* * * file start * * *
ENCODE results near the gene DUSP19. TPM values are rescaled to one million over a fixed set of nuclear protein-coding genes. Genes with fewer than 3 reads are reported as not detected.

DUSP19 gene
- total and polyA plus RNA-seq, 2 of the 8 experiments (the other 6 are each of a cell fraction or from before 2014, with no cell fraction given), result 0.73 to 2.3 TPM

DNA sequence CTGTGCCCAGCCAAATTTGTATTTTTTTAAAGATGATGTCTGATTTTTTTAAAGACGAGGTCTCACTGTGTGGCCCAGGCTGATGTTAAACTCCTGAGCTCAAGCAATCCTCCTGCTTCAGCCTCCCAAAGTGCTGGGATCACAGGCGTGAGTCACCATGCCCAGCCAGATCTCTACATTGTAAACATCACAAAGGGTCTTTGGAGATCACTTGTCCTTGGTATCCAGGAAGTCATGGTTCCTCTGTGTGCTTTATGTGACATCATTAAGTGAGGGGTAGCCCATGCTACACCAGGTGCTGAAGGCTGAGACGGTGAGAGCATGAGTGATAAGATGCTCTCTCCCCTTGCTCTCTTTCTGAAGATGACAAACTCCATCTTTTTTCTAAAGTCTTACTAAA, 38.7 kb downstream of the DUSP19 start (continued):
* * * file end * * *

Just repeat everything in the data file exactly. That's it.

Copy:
ENCODE results near the gene DUSP19. TPM values are rescaled to one million over a fixed set of nuclear protein-coding genes. Genes with fewer than 3 reads are reported as not detected.

DUSP19 gene
- total and polyA plus RNA-seq, 2 of the 8 experiments (the other 6 are each of a cell fraction or from before 2014, with no cell fraction given), result 0.73 to 2.3 TPM

DNA sequence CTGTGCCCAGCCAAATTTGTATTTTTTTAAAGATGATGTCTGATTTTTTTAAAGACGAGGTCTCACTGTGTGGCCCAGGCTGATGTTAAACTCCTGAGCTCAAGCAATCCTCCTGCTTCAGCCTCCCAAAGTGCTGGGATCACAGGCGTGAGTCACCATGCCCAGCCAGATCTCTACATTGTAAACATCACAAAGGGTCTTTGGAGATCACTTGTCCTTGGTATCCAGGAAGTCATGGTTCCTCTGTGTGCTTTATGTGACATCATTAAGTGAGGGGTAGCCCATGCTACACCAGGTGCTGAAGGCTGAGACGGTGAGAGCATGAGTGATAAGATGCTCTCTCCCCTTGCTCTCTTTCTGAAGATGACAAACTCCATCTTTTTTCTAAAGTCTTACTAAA, 38.7 kb downstream of the DUSP19 start (continued):